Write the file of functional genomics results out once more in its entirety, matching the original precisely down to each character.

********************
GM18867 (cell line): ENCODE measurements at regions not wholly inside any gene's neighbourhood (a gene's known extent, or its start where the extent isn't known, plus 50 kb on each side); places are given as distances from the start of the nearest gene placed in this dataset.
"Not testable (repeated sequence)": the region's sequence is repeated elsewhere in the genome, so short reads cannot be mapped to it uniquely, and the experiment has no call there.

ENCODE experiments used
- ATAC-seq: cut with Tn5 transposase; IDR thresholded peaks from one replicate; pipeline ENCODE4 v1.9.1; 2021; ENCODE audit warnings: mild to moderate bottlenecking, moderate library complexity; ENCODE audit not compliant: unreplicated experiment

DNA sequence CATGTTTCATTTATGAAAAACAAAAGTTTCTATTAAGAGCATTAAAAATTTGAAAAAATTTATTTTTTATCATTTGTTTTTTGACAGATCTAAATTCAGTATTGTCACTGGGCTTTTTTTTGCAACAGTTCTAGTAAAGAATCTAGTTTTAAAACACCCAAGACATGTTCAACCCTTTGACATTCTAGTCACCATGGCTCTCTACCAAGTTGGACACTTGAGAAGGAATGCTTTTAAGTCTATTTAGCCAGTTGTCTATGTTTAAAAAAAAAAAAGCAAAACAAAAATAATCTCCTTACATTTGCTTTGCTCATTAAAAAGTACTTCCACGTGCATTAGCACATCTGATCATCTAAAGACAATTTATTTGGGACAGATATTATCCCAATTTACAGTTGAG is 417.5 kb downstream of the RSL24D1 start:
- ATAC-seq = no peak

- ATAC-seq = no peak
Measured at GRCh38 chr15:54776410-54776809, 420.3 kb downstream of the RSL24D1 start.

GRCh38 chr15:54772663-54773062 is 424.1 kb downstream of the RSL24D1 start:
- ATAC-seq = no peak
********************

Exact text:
GM18867 (cell line): ENCODE measurements at regions not wholly inside any gene's neighbourhood (a gene's known extent, or its start where the extent isn't known, plus 50 kb on each side); places are given as distances from the start of the nearest gene placed in this dataset.
"Not testable (repeated sequence)": the region's sequence is repeated elsewhere in the genome, so short reads cannot be mapped to it uniquely, and the experiment has no call there.

ENCODE experiments used
- ATAC-seq: cut with Tn5 transposase; IDR thresholded peaks from one replicate; pipeline ENCODE4 v1.9.1; 2021; ENCODE audit warnings: mild to moderate bottlenecking, moderate library complexity; ENCODE audit not compliant: unreplicated experiment

DNA sequence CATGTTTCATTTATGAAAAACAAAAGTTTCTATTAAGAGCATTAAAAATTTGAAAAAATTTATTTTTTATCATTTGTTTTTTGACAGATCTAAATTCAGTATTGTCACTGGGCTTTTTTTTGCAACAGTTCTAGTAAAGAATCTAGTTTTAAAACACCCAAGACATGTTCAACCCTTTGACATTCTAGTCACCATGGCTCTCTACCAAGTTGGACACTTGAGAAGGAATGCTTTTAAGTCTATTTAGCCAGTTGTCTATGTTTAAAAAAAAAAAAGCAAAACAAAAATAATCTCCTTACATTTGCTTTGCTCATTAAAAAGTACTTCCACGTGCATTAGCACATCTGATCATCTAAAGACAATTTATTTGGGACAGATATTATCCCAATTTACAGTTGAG is 417.5 kb downstream of the RSL24D1 start:
- ATAC-seq = no peak

- ATAC-seq = no peak
Measured at GRCh38 chr15:54776410-54776809, 420.3 kb downstream of the RSL24D1 start.

GRCh38 chr15:54772663-54773062 is 424.1 kb downstream of the RSL24D1 start:
- ATAC-seq = no peak